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The Parametrized Complexity of Quantum Verification

Authors Srinivasan Arunachalam, Sergey Bravyi , Chinmay Nirkhe , Bryan O'Gorman

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Srinivasan Arunachalam
  • IBM Quantum, Thomas J Watson Research Center, Yorktown Heights, NY, USA
Sergey Bravyi
  • IBM Quantum, Thomas J Watson Research Center, Yorktown Heights, NY, USA
Chinmay Nirkhe
  • IBM Quantum, Thomas J Watson Research Center, Yorktown Heights, NY, USA
  • Electrical Engineering and Computer Sciences, University of California, Berkeley, CA, USA
  • Challenge Institute for Quantum Computation, University of California, Berkeley, CA, USA
Bryan O'Gorman
  • IBM Quantum, Thomas J Watson Research Center, Yorktown Heights, NY, USA


Part of this work was completed while CN and BO were participants in the Simons Institute for the Theory of Computing Summer Cluster on Quantum Computation. Additionally, we thank Sam Gunn, Zeph Landau, Dimitri Maslov and Kristan Temme for insightful discussions.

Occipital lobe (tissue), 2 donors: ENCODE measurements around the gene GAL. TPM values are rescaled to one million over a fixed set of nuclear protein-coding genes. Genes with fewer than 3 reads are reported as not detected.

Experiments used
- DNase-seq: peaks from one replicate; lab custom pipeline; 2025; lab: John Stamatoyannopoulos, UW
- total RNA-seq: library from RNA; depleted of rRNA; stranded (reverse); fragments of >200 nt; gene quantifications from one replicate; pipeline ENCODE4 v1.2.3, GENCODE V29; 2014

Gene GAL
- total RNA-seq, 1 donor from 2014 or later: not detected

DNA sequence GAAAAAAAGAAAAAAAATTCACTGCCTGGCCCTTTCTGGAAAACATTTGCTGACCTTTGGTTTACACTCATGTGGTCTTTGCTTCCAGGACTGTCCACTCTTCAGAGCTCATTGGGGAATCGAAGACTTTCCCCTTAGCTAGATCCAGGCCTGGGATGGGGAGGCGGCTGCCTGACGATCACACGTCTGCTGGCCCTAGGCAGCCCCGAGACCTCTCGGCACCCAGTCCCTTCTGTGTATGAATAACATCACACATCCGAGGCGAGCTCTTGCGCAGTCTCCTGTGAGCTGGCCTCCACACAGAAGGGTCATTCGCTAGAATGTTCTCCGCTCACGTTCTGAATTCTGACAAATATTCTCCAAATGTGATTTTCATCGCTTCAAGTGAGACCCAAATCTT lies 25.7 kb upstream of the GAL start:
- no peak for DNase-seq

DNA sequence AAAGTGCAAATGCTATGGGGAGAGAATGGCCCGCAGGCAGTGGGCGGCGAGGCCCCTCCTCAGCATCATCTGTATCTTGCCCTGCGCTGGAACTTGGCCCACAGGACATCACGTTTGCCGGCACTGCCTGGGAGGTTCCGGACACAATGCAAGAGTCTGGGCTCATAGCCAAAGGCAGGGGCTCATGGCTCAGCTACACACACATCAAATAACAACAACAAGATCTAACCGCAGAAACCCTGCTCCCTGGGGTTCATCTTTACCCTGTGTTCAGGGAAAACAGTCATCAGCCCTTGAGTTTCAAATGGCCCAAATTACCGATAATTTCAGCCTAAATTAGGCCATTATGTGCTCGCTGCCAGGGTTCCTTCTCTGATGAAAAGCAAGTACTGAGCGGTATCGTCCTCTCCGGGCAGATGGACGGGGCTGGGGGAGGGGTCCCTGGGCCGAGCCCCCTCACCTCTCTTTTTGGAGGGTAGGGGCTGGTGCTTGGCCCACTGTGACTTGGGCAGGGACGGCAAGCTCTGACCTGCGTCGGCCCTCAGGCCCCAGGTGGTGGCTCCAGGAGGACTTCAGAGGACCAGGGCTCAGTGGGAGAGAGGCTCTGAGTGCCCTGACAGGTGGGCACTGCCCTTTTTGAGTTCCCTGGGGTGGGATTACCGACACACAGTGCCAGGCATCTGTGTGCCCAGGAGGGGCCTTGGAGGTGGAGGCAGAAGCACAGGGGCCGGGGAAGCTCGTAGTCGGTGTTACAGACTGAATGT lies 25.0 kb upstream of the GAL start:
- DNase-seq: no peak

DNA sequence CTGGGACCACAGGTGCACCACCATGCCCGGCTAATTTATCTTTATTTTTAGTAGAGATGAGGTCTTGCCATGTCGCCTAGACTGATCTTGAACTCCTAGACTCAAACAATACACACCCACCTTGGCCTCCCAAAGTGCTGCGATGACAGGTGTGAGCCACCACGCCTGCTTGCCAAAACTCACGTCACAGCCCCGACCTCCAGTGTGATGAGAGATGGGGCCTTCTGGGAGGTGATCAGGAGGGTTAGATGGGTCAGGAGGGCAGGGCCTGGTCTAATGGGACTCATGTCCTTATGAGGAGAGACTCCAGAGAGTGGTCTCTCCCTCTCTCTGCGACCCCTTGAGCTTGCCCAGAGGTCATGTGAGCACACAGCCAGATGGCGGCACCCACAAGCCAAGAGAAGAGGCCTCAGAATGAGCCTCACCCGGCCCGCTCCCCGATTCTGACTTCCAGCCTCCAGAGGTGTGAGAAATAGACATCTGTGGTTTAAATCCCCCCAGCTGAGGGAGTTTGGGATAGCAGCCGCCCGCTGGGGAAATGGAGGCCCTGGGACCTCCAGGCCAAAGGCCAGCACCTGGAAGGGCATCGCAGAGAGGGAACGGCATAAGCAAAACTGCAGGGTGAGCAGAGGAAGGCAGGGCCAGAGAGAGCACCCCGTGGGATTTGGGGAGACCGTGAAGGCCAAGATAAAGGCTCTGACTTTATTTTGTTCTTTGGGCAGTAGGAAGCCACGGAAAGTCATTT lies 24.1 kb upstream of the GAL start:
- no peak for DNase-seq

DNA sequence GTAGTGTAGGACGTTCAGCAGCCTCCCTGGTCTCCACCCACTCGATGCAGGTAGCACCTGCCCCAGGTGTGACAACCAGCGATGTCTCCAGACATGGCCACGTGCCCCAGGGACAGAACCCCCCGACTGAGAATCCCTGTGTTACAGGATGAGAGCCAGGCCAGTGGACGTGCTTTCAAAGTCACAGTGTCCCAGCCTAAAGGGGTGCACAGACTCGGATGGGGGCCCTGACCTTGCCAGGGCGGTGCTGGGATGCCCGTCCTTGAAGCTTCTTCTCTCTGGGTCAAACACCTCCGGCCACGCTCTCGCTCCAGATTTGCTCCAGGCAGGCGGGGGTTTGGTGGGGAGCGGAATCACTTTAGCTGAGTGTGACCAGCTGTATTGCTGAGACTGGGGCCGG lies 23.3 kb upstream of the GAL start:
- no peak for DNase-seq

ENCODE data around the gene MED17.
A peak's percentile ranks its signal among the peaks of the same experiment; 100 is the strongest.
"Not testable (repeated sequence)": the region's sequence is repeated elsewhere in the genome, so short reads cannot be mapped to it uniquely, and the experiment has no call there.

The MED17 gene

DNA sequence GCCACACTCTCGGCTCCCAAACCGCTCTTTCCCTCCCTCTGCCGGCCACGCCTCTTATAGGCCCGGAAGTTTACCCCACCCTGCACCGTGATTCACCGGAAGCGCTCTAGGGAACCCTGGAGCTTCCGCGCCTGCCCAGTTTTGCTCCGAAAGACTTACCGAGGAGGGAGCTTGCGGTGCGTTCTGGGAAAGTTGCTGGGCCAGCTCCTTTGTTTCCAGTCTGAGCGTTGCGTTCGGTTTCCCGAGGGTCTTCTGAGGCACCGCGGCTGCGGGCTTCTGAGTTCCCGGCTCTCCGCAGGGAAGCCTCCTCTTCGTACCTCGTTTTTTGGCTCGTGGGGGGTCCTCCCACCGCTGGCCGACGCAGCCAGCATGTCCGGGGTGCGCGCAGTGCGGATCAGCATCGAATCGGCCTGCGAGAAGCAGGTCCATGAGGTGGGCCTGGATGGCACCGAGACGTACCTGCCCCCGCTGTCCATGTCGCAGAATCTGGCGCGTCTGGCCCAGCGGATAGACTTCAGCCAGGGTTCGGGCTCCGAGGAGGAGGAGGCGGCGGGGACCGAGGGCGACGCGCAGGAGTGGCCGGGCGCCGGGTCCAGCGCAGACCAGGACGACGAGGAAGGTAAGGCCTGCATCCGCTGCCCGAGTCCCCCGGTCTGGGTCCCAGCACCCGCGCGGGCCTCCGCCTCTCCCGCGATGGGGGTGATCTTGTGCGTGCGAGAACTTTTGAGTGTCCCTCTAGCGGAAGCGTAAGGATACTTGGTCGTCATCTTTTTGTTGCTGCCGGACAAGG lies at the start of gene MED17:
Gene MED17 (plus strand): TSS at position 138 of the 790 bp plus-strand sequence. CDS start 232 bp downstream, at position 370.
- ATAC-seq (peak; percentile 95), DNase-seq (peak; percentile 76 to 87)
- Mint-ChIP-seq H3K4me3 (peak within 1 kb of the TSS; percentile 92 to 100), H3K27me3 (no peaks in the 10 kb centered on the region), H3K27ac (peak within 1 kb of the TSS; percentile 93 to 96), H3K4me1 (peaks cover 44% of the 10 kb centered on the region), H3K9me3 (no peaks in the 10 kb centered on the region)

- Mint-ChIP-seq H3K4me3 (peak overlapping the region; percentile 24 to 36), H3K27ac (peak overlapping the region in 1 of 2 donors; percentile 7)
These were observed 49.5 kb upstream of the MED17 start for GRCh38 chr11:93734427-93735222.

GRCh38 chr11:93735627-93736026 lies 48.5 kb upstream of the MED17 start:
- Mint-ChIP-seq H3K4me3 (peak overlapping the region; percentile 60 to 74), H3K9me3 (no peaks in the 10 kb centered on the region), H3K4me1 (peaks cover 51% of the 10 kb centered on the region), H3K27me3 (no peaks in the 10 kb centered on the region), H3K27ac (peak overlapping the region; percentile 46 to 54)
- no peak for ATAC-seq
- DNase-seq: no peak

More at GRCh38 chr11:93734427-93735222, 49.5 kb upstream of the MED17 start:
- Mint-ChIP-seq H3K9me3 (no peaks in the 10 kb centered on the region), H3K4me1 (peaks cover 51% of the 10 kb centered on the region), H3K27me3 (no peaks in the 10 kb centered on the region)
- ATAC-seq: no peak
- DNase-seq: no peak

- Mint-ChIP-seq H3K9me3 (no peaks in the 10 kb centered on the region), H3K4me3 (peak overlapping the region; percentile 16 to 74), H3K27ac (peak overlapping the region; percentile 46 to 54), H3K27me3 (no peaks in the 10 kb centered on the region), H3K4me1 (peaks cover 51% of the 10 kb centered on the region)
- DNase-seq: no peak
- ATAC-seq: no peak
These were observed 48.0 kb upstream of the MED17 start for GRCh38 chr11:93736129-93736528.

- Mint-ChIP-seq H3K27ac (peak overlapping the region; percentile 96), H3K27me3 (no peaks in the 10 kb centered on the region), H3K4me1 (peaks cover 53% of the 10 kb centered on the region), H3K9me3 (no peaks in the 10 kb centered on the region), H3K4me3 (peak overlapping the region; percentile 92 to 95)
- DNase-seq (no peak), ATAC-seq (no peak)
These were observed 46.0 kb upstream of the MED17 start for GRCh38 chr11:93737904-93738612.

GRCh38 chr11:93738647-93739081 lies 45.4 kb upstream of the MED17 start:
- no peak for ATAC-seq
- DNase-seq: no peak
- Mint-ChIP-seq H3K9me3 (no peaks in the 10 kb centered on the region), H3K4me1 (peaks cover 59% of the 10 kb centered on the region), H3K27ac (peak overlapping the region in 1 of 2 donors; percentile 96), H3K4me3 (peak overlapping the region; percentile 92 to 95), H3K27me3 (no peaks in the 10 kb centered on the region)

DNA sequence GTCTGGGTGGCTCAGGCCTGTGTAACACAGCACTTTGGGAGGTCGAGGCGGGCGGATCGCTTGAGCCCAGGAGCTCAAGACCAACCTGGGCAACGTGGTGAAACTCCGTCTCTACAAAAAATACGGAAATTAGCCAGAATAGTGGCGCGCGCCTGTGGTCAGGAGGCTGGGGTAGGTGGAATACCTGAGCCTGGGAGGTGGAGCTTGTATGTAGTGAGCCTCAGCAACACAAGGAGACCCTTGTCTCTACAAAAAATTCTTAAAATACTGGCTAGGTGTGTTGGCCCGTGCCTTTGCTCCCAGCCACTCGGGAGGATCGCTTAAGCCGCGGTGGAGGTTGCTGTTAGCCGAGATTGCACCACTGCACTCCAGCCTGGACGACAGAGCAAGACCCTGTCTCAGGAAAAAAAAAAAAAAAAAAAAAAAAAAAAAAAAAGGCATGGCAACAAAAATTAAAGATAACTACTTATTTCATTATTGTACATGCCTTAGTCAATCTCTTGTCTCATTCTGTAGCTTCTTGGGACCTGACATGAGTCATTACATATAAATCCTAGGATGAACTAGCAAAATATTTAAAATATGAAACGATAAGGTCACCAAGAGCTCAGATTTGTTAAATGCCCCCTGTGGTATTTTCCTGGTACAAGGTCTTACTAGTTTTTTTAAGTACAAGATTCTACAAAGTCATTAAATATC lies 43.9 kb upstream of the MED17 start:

Cite AsGet BibTex

Srinivasan Arunachalam, Sergey Bravyi, Chinmay Nirkhe, and Bryan O'Gorman. The Parametrized Complexity of Quantum Verification. In 17th Conference on the Theory of Quantum Computation, Communication and Cryptography (TQC 2022). Leibniz International Proceedings in Informatics (LIPIcs), Volume 232, pp. 3:1-3:18, Schloss Dagstuhl - Leibniz-Zentrum für Informatik (2022)


We initiate the study of parameterized complexity of QMA problems in terms of the number of non-Clifford gates in the problem description. We show that for the problem of parameterized quantum circuit satisfiability, there exists a classical algorithm solving the problem with a runtime scaling exponentially in the number of non-Clifford gates but only polynomially with the system size. This result follows from our main result, that for any Clifford + t T-gate quantum circuit satisfiability problem, the search space of optimal witnesses can be reduced to a stabilizer subspace isomorphic to at most t qubits (independent of the system size). Furthermore, we derive new lower bounds on the T-count of circuit satisfiability instances and the T-count of the W-state assuming the classical exponential time hypothesis (ETH). Lastly, we explore the parameterized complexity of the quantum non-identity check problem.

Subject Classification

ACM Subject Classification
  • Theory of computation → Quantum computation theory
  • parametrized complexity
  • quantum verification
  • QMA


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